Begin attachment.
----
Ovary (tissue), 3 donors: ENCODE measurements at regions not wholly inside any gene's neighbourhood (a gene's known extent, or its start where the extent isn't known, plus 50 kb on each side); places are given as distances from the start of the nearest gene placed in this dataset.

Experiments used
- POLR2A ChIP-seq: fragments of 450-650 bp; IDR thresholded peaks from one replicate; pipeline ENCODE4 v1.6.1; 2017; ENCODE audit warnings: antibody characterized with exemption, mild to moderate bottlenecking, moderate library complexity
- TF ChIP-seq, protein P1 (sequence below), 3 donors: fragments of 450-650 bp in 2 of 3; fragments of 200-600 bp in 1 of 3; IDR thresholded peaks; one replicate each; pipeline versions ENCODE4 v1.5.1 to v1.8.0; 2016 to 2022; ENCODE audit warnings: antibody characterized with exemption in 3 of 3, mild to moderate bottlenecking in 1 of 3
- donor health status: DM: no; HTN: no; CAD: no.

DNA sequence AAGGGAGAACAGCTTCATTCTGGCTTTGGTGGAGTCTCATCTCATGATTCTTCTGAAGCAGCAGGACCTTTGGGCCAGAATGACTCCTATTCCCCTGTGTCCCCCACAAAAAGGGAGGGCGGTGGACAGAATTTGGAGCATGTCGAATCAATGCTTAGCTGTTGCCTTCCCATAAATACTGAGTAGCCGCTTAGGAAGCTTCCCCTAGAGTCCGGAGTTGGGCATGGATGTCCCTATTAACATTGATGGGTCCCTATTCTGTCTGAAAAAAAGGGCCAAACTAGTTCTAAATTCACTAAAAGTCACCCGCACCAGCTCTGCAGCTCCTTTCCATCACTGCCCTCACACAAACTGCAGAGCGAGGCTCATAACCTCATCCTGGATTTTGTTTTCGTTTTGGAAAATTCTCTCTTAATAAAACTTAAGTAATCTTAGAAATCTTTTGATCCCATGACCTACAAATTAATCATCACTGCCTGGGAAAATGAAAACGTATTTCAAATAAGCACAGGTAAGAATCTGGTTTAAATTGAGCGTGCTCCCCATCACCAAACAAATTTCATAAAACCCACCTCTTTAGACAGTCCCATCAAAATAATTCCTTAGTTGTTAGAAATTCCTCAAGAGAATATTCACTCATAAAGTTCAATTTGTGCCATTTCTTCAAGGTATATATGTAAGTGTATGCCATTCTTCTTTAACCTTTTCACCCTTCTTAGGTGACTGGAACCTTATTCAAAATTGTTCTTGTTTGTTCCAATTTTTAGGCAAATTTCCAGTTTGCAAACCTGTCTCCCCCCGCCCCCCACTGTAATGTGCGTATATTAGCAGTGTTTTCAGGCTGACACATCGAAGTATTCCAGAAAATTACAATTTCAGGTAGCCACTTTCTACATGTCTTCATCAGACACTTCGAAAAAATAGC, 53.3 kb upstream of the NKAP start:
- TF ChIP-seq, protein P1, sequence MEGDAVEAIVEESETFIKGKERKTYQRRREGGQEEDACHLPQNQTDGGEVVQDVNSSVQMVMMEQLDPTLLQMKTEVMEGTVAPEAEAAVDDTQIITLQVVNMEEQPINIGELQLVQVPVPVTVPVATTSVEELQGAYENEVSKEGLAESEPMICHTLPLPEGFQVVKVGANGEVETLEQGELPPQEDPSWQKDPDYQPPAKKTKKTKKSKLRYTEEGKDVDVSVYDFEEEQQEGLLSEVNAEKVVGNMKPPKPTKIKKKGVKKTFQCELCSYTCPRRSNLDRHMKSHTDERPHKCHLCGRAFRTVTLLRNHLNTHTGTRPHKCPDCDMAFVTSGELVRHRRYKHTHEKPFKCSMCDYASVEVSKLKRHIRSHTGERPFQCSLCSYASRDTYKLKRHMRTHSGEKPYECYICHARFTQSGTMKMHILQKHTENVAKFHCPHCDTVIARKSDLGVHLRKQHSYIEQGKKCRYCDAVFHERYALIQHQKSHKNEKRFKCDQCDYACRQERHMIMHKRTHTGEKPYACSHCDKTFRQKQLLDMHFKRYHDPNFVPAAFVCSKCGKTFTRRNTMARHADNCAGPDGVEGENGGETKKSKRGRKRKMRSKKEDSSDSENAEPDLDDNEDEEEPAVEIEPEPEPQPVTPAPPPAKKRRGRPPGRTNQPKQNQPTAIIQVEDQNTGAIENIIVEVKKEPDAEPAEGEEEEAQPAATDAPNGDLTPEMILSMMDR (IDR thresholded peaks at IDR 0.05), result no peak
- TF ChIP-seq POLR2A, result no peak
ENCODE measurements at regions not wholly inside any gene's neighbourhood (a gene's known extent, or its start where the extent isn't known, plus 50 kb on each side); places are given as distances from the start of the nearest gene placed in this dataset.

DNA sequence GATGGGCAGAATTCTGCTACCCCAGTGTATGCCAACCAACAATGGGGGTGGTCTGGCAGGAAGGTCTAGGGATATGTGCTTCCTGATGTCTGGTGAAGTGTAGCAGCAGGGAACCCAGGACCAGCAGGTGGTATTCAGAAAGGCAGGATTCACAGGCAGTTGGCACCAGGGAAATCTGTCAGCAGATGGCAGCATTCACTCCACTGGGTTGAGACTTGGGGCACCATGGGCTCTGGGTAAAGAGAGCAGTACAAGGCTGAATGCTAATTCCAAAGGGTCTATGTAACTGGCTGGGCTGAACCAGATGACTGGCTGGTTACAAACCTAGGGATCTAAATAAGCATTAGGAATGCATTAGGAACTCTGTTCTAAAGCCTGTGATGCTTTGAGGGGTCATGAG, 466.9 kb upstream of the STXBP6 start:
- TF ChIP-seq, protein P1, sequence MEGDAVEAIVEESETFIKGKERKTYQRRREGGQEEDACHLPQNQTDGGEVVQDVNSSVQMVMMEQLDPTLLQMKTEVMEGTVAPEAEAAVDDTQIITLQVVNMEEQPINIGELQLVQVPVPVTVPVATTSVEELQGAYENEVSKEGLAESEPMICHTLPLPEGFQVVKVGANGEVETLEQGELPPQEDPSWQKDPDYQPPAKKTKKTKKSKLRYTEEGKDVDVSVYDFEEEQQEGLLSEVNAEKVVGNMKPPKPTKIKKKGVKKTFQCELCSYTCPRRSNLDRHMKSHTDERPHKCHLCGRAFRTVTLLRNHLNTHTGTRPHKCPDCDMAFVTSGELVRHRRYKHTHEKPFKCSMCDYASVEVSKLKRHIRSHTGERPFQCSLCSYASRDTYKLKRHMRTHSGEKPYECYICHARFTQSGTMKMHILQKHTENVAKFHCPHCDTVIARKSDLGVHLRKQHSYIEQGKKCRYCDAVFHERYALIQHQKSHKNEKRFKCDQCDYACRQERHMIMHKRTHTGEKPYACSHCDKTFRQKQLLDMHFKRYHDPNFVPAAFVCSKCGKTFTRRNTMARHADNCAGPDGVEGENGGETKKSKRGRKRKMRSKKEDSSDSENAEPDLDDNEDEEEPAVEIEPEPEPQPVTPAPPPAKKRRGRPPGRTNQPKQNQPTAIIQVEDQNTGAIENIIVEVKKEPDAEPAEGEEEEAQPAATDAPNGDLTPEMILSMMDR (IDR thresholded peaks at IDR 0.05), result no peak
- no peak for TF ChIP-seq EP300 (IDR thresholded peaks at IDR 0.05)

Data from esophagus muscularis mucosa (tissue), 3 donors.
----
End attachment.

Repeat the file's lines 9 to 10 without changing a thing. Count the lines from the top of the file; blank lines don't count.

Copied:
ENCODE measurements at regions not wholly inside any gene's neighbourhood (a gene's known extent, or its start where the extent isn't known, plus 50 kb on each side); places are given as distances from the start of the nearest gene placed in this dataset.

DNA sequence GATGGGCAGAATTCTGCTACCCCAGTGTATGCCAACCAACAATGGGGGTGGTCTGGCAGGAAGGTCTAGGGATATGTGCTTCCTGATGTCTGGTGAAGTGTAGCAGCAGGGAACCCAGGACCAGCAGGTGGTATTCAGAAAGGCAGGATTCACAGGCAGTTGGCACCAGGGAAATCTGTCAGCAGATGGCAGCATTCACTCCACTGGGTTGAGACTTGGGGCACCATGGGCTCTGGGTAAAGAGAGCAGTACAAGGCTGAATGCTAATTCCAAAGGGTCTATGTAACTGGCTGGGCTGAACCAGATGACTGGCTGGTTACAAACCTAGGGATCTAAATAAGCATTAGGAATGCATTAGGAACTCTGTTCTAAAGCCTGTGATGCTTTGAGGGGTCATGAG, 466.9 kb upstream of the STXBP6 start: